Distress Beacon Detected From Smaller Tonga Island, Death Toll Rises to 2

By Aldgra Fredly
Aldgra Fredly
Aldgra Fredly
Aldgra Fredly is a freelance writer based in Malaysia, covering Asia Pacific news for The Epoch Times.
January 18, 2022Updated: January 18, 2022

The United Nations reported Monday that a distress beacon had been detected from a low-lying Tongan island following Saturday’s massive volcanic eruption, which triggered a tsunami that has killed at least two people.

“An active distress beacon had been detected from Mango,” the U.N. Office for the Coordination of Humanitarian Affairs (OCHA) said, adding that the Tongan Maritime Force had been deployed to the island on Sunday.

Tonga police have told the New Zealand High Commission that the confirmed death toll stands at two, but with communications in the South Pacific island nation cut, the true extent of casualties is still unclear.

“It is too early to fully assess the impact on remote coastal areas of Tongatapu or further afield, including the outer islands, but concern remains about damage in Northern Tongatapu and contamination of drinking water sources and crops, and the resulting need for safe water supplies,” OCHA said in a statement.

The identities of the two deaths have not been revealed. According to initial reports, Angela Glover, a 50-year-old British woman, died from the tsunami after attempting to rescue her dogs from the waves, according to her brother.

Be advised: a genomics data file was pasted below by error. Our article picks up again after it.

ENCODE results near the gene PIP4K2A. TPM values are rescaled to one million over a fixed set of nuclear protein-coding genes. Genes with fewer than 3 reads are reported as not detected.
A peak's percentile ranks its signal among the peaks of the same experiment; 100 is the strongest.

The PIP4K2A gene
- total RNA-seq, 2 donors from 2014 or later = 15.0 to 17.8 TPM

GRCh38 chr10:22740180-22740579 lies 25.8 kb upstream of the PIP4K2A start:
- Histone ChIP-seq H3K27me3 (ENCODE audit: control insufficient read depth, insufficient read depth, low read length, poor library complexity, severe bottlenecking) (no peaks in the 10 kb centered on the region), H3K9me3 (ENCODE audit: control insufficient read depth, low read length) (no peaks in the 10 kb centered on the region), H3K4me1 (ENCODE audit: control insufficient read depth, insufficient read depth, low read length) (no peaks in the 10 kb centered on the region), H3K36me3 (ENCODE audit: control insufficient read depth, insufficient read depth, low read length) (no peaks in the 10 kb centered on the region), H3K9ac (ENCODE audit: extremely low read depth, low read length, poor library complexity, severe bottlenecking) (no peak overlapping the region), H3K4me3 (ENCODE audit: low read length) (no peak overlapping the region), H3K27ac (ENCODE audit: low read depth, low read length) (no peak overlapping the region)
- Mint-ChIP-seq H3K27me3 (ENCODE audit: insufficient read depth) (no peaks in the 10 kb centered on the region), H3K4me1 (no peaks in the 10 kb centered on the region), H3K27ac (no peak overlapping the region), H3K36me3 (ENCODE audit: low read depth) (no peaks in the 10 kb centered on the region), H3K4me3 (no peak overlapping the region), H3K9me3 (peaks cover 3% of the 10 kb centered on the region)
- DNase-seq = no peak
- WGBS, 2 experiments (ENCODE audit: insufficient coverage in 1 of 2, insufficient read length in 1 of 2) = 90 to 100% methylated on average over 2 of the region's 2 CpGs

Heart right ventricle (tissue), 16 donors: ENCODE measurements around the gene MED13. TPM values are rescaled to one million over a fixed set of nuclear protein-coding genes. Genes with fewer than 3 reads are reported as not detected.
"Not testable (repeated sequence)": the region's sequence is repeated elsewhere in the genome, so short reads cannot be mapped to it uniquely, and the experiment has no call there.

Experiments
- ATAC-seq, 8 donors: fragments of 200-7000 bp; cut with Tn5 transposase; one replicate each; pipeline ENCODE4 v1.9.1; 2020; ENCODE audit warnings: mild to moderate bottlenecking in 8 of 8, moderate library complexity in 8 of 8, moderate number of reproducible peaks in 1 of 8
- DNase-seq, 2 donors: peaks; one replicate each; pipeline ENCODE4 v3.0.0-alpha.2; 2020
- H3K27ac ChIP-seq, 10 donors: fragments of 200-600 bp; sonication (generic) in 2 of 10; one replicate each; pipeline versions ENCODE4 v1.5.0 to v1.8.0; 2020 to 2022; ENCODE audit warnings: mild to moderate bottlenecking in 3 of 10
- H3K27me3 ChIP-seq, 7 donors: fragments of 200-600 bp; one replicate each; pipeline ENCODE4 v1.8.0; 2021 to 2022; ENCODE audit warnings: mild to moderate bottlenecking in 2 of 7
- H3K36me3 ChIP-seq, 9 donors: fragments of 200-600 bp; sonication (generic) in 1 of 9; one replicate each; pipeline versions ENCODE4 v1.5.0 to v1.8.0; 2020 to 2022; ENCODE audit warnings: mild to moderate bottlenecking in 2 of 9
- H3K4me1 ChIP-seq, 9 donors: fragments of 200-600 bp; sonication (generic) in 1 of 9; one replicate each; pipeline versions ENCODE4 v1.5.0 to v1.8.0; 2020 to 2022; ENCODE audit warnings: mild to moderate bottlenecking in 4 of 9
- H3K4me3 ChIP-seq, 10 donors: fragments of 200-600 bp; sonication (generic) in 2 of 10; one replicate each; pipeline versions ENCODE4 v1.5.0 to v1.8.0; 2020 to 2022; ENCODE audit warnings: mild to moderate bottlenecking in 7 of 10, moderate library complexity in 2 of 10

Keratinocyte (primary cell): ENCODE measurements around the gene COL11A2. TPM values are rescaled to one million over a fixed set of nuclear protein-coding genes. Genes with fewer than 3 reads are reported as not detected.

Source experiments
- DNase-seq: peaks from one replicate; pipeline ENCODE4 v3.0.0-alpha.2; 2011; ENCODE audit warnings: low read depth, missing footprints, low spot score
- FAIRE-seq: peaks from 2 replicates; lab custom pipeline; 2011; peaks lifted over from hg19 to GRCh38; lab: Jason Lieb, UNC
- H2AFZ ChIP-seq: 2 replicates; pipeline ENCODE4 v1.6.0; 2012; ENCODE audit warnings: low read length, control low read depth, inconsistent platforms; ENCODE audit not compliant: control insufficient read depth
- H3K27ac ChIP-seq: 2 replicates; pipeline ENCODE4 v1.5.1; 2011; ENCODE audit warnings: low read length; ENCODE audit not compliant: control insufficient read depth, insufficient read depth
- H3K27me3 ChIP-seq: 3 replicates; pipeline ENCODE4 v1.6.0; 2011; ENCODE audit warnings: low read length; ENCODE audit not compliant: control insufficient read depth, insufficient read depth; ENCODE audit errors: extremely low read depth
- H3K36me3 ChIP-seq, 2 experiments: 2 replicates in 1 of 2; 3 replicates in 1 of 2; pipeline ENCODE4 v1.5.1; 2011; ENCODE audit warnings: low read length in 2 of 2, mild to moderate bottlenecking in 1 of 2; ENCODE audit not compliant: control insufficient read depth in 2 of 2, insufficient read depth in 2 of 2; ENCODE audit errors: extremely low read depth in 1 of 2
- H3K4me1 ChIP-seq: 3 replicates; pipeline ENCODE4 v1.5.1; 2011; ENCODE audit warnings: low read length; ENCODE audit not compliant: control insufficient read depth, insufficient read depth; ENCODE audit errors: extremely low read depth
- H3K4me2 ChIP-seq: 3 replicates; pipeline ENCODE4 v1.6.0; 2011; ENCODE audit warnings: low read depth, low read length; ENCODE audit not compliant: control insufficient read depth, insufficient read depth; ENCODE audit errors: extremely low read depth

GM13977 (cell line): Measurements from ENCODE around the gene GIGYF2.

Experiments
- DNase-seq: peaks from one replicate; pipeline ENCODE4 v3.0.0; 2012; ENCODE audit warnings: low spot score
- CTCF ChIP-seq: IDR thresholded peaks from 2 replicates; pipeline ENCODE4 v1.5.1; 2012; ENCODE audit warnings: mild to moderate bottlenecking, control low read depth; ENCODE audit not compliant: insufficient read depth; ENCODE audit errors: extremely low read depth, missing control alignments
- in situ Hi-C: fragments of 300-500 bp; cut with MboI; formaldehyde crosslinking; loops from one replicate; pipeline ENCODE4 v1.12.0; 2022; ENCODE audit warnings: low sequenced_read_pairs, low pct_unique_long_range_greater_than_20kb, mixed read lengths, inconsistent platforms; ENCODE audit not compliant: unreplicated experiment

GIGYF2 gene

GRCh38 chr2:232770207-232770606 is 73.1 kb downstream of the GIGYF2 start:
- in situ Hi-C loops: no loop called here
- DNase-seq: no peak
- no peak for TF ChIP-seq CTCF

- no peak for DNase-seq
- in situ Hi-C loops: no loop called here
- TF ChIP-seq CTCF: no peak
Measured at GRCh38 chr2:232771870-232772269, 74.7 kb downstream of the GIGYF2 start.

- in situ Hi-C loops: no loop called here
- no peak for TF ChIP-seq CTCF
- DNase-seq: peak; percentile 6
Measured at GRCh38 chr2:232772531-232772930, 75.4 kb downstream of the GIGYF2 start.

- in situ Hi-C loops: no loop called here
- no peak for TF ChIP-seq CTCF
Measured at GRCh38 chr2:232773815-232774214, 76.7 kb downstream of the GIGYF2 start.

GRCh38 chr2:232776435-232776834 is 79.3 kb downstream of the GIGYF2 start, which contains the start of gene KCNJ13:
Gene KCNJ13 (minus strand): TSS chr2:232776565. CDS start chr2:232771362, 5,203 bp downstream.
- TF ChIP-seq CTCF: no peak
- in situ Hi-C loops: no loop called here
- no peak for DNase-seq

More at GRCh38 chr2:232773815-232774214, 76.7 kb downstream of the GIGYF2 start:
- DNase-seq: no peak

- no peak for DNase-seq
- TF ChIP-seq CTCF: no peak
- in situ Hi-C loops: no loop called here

OCHA expressed concern about Mango and another low-lying island, Fonoi, with populations of 36 and 69 people respectively, as there has been no contact with the residents so far. Surveillance has revealed that an entire village on Mango was destroyed.

Damage has also been reported from Tonga’s smaller islands of Fonoifua, Niniva, and Nomuka.

According to OCHA, Tonga’s only means of communication with the outside world are satellite phones, which are not always reliable. Some local phone systems have been restored on the main island of Tongatapu, as has electric power in some areas, but internet services remain down.

The OCHA claimed that surveillance flights conducted by the Australian and New Zealand governments confirmed “substantial property damage” from the eruption, with “extensive damage” being reported on the western beaches of Tongatapu.

Several resorts and houses in Tongatapu were destroyed or badly damaged from the eruption and subsequent ashfall, it said.

Fortunately, there was no significant damage reported at Tongatapu’s main Fua’amotu Airport, OCHA said, describing the situation on the main island as “calm and stable.”

The Hunga-Tonga-Hunga-Ha’apai volcanic eruption on Saturday caused tsunami waves to hit and flooded parts of Tonga’s capital, Nuku’alofa. The impact of the massive eruption was felt as far away as Peru, the United States, and Japan. Tsunami warnings and evacuation orders were issued in many Pacific countries.

Two people drowned off a beach in Northern Peru due to high waves caused by the tsunami.

Reuters contributed to this report.

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